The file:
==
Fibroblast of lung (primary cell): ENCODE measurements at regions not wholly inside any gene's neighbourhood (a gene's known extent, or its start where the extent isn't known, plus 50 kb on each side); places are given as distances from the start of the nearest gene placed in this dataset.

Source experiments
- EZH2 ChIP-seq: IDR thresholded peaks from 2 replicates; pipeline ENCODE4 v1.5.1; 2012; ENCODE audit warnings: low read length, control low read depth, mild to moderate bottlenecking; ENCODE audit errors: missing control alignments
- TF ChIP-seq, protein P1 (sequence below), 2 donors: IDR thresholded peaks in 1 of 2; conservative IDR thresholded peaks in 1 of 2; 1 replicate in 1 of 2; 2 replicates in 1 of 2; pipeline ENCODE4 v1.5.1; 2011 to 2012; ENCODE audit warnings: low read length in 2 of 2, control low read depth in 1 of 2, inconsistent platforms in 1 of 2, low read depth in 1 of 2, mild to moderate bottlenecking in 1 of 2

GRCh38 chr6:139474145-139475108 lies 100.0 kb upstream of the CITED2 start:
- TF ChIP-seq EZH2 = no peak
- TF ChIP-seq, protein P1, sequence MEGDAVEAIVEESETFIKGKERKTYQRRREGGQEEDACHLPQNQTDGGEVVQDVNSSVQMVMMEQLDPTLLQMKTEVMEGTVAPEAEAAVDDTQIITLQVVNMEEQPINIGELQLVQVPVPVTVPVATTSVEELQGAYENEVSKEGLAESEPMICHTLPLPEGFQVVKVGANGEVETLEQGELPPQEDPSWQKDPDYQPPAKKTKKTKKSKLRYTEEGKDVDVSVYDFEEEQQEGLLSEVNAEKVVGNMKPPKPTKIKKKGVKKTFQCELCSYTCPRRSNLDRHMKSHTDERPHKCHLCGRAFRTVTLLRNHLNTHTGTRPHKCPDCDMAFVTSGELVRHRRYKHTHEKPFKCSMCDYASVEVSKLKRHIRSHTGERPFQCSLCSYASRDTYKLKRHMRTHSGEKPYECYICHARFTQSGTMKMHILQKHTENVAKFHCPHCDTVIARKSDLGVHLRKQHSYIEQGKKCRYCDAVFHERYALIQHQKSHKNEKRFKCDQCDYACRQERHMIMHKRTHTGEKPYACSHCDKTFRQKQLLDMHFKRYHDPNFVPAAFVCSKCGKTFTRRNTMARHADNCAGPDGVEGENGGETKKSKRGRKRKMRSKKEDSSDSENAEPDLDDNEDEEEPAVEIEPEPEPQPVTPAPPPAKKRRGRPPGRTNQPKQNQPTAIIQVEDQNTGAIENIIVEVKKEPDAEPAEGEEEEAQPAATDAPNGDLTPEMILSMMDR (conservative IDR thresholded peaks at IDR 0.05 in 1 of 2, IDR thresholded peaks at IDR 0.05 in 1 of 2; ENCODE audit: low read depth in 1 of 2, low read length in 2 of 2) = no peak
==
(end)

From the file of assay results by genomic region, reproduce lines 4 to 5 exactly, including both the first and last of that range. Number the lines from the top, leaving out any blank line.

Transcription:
- TF ChIP-seq, protein P1 (sequence below), 2 donors: IDR thresholded peaks in 1 of 2; conservative IDR thresholded peaks in 1 of 2; 1 replicate in 1 of 2; 2 replicates in 1 of 2; pipeline ENCODE4 v1.5.1; 2011 to 2012; ENCODE audit warnings: low read length in 2 of 2, control low read depth in 1 of 2, inconsistent platforms in 1 of 2, low read depth in 1 of 2, mild to moderate bottlenecking in 1 of 2

GRCh38 chr6:139474145-139475108 lies 100.0 kb upstream of the CITED2 start: